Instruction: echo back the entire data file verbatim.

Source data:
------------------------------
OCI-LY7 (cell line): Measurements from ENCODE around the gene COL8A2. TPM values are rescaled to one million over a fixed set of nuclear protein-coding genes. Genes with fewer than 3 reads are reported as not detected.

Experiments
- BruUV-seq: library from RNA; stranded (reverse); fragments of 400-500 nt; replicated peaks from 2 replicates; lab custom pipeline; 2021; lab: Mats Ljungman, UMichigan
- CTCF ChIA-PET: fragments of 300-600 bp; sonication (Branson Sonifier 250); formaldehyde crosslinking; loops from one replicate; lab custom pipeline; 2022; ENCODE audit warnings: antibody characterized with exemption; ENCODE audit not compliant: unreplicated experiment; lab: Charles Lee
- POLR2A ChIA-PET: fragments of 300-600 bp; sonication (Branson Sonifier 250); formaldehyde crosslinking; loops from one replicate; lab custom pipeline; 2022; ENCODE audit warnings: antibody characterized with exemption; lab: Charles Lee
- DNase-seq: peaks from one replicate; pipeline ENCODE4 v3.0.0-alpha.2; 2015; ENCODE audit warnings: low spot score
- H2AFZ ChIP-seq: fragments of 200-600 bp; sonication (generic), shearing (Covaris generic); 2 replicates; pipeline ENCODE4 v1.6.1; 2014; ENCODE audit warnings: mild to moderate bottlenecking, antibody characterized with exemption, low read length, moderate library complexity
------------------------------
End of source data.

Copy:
OCI-LY7 (cell line): Measurements from ENCODE around the gene COL8A2. TPM values are rescaled to one million over a fixed set of nuclear protein-coding genes. Genes with fewer than 3 reads are reported as not detected.

Experiments
- BruUV-seq: library from RNA; stranded (reverse); fragments of 400-500 nt; replicated peaks from 2 replicates; lab custom pipeline; 2021; lab: Mats Ljungman, UMichigan
- CTCF ChIA-PET: fragments of 300-600 bp; sonication (Branson Sonifier 250); formaldehyde crosslinking; loops from one replicate; lab custom pipeline; 2022; ENCODE audit warnings: antibody characterized with exemption; ENCODE audit not compliant: unreplicated experiment; lab: Charles Lee
- POLR2A ChIA-PET: fragments of 300-600 bp; sonication (Branson Sonifier 250); formaldehyde crosslinking; loops from one replicate; lab custom pipeline; 2022; ENCODE audit warnings: antibody characterized with exemption; lab: Charles Lee
- DNase-seq: peaks from one replicate; pipeline ENCODE4 v3.0.0-alpha.2; 2015; ENCODE audit warnings: low spot score
- H2AFZ ChIP-seq: fragments of 200-600 bp; sonication (generic), shearing (Covaris generic); 2 replicates; pipeline ENCODE4 v1.6.1; 2014; ENCODE audit warnings: mild to moderate bottlenecking, antibody characterized with exemption, low read length, moderate library complexity